Are there any other interfaces, e.g. the /proc filesystem?

  • 1
    Even /proc and /sys involve system calls in order to open, write and close files so I'm leaning towards a negatory on that one. I don't know for sure, so I'm not posting an answer, but anything I can think of would require a syscall be made at some point.
    – Bratchley
    Apr 15, 2014 at 16:57

2 Answers 2


The Linux kernel syscall API is the the primary API (though hidden under libc, and rarely used directly by programmers), and most standard IPC mechanisms are heavily biased toward the everything is a file approach, which eliminates them here as they ultimately require read/write (and more) calls.

However, on most platforms (if you exclude all the system calls to get you there) there is a way: VDSO. This is a mechanism where the kernel maps one (or more) slightly magic pages into each process (usually in the form of an ELF .so). You can see this as linux-vdso.so or similar with ldd or in /proc/PID/maps. This is effectively memory-mapped IPC between the kernel and a user process (albeit one-way in its current implementation).

It's used to speed up syscalls in general and was originally implemented (linux-gate.so) to address x86 performance issues, but it may also contain kernel data and access functions. Calls like getcpu() and gettimeofday() may use these rather than making an actual syscall and a kernel context switch. The availability of these optimised calls is detected and enabled by the glibc startup code (subject to platform availability). Current implementations contain a (read-only) page of shared kernel variables known as the "VVAR" page which can be read directly.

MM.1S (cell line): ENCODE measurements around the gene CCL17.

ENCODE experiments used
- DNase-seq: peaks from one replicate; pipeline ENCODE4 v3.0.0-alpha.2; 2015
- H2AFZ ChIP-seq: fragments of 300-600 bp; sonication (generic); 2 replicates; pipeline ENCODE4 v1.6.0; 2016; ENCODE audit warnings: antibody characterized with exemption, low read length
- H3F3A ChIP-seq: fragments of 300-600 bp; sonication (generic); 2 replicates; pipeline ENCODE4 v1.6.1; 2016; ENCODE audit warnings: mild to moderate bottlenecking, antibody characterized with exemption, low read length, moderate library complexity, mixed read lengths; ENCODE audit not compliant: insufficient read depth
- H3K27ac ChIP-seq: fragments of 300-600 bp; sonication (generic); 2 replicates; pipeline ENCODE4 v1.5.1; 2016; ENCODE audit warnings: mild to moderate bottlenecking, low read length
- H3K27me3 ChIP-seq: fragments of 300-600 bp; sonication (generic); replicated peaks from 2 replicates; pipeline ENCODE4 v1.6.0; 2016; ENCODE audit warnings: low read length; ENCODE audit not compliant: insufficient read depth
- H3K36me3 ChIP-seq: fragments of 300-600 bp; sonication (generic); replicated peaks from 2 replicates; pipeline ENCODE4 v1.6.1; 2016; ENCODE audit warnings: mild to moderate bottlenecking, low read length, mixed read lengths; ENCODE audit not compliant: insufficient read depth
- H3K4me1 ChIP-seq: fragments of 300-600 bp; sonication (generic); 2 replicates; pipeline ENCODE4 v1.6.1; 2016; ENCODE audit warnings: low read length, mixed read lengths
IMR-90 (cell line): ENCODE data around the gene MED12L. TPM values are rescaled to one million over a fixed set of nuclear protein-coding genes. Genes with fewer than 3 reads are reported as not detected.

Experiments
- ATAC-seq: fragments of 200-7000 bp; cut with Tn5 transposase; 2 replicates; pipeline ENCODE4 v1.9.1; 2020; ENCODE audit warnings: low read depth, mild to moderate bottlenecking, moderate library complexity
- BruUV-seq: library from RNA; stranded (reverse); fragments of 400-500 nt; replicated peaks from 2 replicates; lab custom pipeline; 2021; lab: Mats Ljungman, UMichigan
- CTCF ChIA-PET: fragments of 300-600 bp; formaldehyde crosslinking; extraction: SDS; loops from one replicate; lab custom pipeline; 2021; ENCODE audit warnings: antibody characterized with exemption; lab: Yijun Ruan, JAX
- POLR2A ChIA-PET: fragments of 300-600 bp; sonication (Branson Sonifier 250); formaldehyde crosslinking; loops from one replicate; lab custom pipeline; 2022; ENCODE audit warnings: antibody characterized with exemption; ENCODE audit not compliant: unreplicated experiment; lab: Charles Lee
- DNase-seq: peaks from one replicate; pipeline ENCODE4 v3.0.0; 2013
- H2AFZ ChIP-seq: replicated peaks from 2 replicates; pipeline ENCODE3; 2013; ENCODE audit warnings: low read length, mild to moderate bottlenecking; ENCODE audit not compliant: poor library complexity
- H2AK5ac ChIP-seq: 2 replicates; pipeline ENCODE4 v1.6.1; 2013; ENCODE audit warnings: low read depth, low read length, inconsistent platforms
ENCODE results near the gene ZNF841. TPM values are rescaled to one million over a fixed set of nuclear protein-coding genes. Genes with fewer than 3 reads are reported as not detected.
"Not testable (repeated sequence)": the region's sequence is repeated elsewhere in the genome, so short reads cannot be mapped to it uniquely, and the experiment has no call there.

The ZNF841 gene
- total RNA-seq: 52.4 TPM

You can check this by inspecting the output of strace -e trace=clock_gettime date to see if your date command makes any clock_gettime() syscalls, with a working VDSO it will not (the time will be read from the VVARS page by a function in the VDSO page, see arch/x86/vdso/vclock_gettime.c).

There's a useful technical summary here: http://blog.tinola.com/?e=5 a more detailed tutorial: http://www.linuxjournal.com/content/creating-vdso-colonels-other-chicken , and the man page: http://man7.org/linux/man-pages/man7/vdso.7.html

  • The linux kernel also has ringbuffer and "memory mapped" interfaces. Some that come to mind: io_uring_setup(2) in polling mode, set_robust_list(2). Maybe there are others too.
    – textshell
    Sep 1, 2019 at 11:14


Trivial counter example, this will interact with the kernel:

int main() {
    volatile char *silly = 0;
    *silly = 'a';

That'll call the kernel's page fault handler, ultimately resulting in your process getting a SIGSEGV (presuming the compiler doesn't "optimize" that code to do something other than the obvious, since that's undefined behavior by the C standard, make sure to compile with -O0)

  • That seems almost vacuous. If we count hardware traps into the kernel, then a busy loop which just eats an entire time-slice counts as "interacting" with the kernel, doesn't it?
    – user732
    Apr 15, 2014 at 18:09
  • @BruceEdiger this causes a signal to be raised, which seems more interacting than the scheduling interrupt, which is mostly transparent to the process. It does as much as the kill syscall would...
    – derobert
    Apr 15, 2014 at 18:14
  • 2
    Put silly as global variable and make it itself volatile as well, and no sane compiler will optimize it, because it cannot know whether silly will be mapped to a memory-mapped I/O region during linking, in which case reading silly may not recover the 0 previously stored in it, but might actually deliver a valid address.
    – celtschk
    Apr 15, 2014 at 20:30

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